As schools prepare to welcome back students, whether face-to-face or virtually, they must quickly assess just how much progress students lost because of the emergency spring shutdowns and summer hiatus.
Most educators, parents, and students agree that a lot of instructional time and learning were missed. Imagine the reports from the Los Angeles Times that reports Los Angeles school districts said about 15,000 high school students had failed to do any schoolwork in the first few weeks after the spring shutdowns.
Absenteeism was also a problem throughout the country. According to The Boston Globe, one-third of Providence Public Schools' 24,000 students were reported as chronically absent between March 23 and May 26th. Imagine the lost learning opportunities.
Educational leaders have warned that the pandemic could set back an entire generation of children, and without the data from the end of year exams, many share concerns about identifying and closing the educational gaps.
As school systems make decisions on fall openings, many educators and parents continue to have more and more concerns. Some schools, such as Gov. Cuomo of New York announced recently, plan to return to traditional face-to-face learning, some states and districts are planning the remote learning model, while others are considering a hybrid plan. Worldwide we are watching countries making decisions for returning to school, many are being creative by creating outside classrooms, using alternative spaces while some places, such as Kenya, have canceled the school year completely and will require students to repeat their grade level.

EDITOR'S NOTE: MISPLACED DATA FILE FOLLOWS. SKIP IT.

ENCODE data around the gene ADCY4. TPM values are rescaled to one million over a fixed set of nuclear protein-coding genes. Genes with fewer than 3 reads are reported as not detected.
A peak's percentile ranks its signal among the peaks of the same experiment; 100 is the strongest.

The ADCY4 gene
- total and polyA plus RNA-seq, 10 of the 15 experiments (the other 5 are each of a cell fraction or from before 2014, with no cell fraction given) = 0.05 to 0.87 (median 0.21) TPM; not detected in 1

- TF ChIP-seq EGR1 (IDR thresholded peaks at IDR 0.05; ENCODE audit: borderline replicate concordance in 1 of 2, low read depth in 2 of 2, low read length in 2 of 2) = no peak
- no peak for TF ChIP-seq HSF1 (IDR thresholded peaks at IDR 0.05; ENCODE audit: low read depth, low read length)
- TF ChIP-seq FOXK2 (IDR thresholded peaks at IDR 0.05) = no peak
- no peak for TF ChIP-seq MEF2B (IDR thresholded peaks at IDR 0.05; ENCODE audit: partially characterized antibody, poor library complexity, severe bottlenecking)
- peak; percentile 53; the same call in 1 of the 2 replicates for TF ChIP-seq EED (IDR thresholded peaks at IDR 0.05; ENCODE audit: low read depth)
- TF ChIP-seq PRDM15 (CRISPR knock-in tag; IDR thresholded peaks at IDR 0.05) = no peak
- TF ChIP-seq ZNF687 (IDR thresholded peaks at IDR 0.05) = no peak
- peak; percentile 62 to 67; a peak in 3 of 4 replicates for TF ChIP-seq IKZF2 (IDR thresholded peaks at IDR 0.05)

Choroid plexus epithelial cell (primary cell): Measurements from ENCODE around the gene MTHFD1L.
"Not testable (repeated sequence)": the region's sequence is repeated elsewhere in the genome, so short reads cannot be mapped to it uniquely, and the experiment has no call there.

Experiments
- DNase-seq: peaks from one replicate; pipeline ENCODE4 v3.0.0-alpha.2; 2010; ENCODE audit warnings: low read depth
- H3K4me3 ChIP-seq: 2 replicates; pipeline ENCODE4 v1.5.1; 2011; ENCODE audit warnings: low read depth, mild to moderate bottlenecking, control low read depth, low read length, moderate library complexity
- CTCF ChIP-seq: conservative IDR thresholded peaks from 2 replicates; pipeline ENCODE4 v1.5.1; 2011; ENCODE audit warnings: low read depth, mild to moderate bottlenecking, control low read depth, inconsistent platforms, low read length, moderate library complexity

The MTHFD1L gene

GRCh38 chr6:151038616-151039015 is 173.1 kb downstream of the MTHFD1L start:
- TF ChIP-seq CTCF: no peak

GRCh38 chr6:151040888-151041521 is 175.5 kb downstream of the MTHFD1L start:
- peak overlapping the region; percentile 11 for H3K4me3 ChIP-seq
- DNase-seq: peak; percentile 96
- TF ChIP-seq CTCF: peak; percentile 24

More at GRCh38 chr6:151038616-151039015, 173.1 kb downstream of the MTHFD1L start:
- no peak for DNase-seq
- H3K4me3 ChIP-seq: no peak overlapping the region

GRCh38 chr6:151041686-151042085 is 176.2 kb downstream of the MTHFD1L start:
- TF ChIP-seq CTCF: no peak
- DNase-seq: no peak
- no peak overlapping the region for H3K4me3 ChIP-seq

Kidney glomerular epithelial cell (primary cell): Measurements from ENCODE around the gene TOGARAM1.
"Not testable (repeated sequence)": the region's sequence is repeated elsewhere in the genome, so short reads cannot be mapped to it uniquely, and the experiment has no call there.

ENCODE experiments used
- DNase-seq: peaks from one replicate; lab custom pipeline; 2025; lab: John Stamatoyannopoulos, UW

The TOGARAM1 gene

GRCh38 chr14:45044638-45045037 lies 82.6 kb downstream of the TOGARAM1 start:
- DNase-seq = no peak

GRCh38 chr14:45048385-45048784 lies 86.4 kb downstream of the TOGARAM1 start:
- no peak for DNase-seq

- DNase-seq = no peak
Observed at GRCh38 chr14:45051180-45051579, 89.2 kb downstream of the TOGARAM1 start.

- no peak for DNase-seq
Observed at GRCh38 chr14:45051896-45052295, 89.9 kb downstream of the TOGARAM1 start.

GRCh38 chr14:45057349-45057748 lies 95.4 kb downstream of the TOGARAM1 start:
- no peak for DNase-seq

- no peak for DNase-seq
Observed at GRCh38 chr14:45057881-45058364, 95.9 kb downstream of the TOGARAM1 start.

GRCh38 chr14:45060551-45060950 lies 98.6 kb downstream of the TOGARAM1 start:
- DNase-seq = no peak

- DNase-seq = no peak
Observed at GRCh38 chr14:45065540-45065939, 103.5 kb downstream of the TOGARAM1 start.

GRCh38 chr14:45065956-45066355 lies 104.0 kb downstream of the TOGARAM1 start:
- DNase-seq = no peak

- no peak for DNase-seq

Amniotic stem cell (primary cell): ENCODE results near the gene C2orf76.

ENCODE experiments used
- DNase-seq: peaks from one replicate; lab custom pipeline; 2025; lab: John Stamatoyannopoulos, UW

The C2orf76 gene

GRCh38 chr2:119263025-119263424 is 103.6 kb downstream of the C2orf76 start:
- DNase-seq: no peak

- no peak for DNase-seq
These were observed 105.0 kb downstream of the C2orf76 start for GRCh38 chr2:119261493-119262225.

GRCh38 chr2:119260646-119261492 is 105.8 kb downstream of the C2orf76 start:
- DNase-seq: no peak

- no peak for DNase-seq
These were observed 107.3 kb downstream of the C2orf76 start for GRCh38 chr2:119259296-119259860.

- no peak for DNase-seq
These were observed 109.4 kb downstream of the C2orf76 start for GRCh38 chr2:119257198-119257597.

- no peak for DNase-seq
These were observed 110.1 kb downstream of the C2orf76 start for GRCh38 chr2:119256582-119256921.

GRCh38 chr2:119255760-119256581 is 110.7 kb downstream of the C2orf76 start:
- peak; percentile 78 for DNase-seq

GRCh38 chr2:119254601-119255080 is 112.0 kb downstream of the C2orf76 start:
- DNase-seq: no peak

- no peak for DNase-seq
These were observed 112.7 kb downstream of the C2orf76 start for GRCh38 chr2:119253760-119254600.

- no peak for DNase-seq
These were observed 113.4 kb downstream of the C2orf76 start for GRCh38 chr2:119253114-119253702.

So, what can you do to help your students?
1. Start with developing formative assessments, and lots of them! As important as the data is for informing instruction and identifying learning gaps, I am not a proponent for starting the year with a battery of exams, especially under the current circumstances. Students, especially students of color and Asian ancestry, may be particularly anxious in the racial divide happening within the country right now.
Plan on scaffolding your curriculum to accommodate student needs. Review the core objectives, especially of the spring instruction; practice the skills for retention; and introduce the new learning in such a way that students not only retain the information, but they are also able to assimilate and accommodate it for extended learning.
2. Create fun ways to engage students. Formative assessment can be used by creating and adapting games, puzzles, and flashcards. Be inventive and make sure that all students participate.
3. Make sure to keep records that target necessary learning gaps. This can be done with a simple spreadsheet that lists the skillsets for your curriculum area. It will be an essential document and guide your instructional practice.
4. Take the time to have a one-on-one conversation with each student, especially if you'll be teaching virtually. Schedule a Zoom call and have a conversation to assess your students' learning and any gaps they may have. This conversational process will be a huge investment of your time, but it is well worth it to gauge your students' progress. It also helps build relationships with your students.
Do you have any successful formative assessments that you use? Please share any tips you rely on...I'd love to include them in the Teachers to Teachers Tool Bag.
Until next time...